Ruscelli's Complete, Third Edition Atlas
"La Geografia di Claudio Tolomeo Alessandrino...", Ptolemy/Ruscelli
Period: 1574 (published)
Color: Black & White
6.6 x 9.1 inches
16.8 x 23.1 cm
Claudius Ptolemy was a mathematician, astronomer and geographer who worked in Alexandria, then a part of the Roman Empire, in the 2nd century AD. One of the most learned and influential men of his time, his theories dominated both astronomy and geography for nearly 1500 years. His writings were kept alive by Arabic scholars during the Middle Ages and reemerged in Europe during the Renaissance. The birth of printing led to wide dissemination of his great works on astronomy and geography. There were a number of editions of his Geographia beginning in 1477. These early editions contained maps based on his original writings, known as Ptolemaic maps. As geographic knowledge increased with the explorations of Columbus, Magellan, Cabot and others, maps of the New World were added, and maps of the Old World were revised. Ptolemy's Geographia continued to be revised and published by some of the most important cartographers including Martin Waldseemuller, Sebastian Munster, Giacomo Gastaldi, Jodocus Hondius, and Gerard Mercator (whose last edition was published in 1730).
This is the third edition of Girolamo Ruscelli's translation of Claudius Ptolemy's Geographia. It was revised and corrected by Giovanni Malombra, and was printed by Giordano Ziletti. It is complete with 65 maps; 27 classic and 38 modern, which are enlarged copies of the maps created by Giacomo Gastaldi for his 1548 edition of Ptolemy. These maps demonstrate the amazing advances in geographic knowledge taking place in this great era of exploration. They are from finely engraved copper plates, which were a great improvement over the rather crude woodcut maps in many of the earlier editions. The maps are printed from the same plates as the first edition (1561) with the exception of the Ptolemaic world map, which reverted to the original conical projection of Ptolemy. This edition also includes the additional map of Territorio di Roma. The classic maps include the aforementioned world map, 10 maps of Europe, 4 of Africa, and 12 of Asia. The modern maps include two world maps, 18 maps of Europe, 5 of Africa, 7 of Asia, and 6 maps of the Americas.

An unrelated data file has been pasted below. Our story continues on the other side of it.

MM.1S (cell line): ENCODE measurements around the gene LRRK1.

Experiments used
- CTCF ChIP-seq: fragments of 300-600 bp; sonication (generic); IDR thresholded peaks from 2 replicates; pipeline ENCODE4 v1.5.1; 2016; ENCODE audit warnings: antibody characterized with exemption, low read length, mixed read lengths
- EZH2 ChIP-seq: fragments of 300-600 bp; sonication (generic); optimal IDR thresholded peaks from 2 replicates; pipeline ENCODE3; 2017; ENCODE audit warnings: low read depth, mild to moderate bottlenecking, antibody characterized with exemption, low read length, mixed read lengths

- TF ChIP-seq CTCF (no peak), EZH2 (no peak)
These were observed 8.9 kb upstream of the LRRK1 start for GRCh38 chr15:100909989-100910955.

Orbis Descriptio is the first double-hemisphere world map to appear in atlas form. It is elegantly engraved in the characteristic Italian style, adapted from the oval projection used by Gastaldi, and presented on what is known as Roger Bacon's circular projection. This projection was popularized by Ruscelli and later by Rumold Mercator. Another important feature of the map is the apocryphal bulge in South America; one of the most copied cartographic errors of the 16th century. Terra Incognita is distinctly shown as a land bridge linking Asia and North America with its coastline labeled Littus incognitum. This is the first state with no southern continent.
Ruscelli's important early map devoted to the East Coast of North America, Tierra Nueva, is based on Giacomo Gastaldi's map of 1548, which combined data from the Verrazano and Cartier voyages. The cartography is unchanged, with the exception of the depiction of the Hudson and St. Lawrence Rivers (unnamed), which are shown connected upriver, a notion he borrowed from Ramusio. Engraved on copper by Giulio and Livio Sanuto in the unmistakable Italian style.
Also included is Nueva Hispania Tabula Nova, a foundation map in the cartography of the American Southwest, and a must for collectors of that region. It is an enlarged version of Gastaldi's map of 1548 with the only notable change being the peninsular Yucatan. The legendary seven cities of Ciuola are prominently depicted and Mexico City is shown floating in a large lake. The place names along the upper Gulf Coast reveal the explorations of Pineda, Cabeza de Vaca and Moscosso. The Mississippi makes its appearance as the Rio de Spiritu Santo and the R. Tontonteanc flows in the vicinity of the Colorado River.
Complete, 350 pages, 65 maps, and index. Bound with the 65-page Discorso Universale di M. Gioseppe Moleto Medico, Filosofo, et matematico Eccellentissimo.
See also lot 830 for Philip Burden's reference work, The Mapping of North America, and lot 822 for Rodney Shirley's The Mapping of the World, which both discuss maps in this atlas.
References: Phillips (Atlases) #381; Mickwitz & Miekkavaara (Nordenskiold) #220; Sabin #66505; Shirley #110, #111 & #133; Burden #29, #30 & #31.
The maps are in very good to near fine condition with pleasant light toning, occasional scattered foxing, and sporadic toning along the gutter. Two of the maps have moderate toning, and a number of the maps have a very thin dampstain along the left and right sheet edges, but far from the map images. Rebound in full vellum with new endpapers.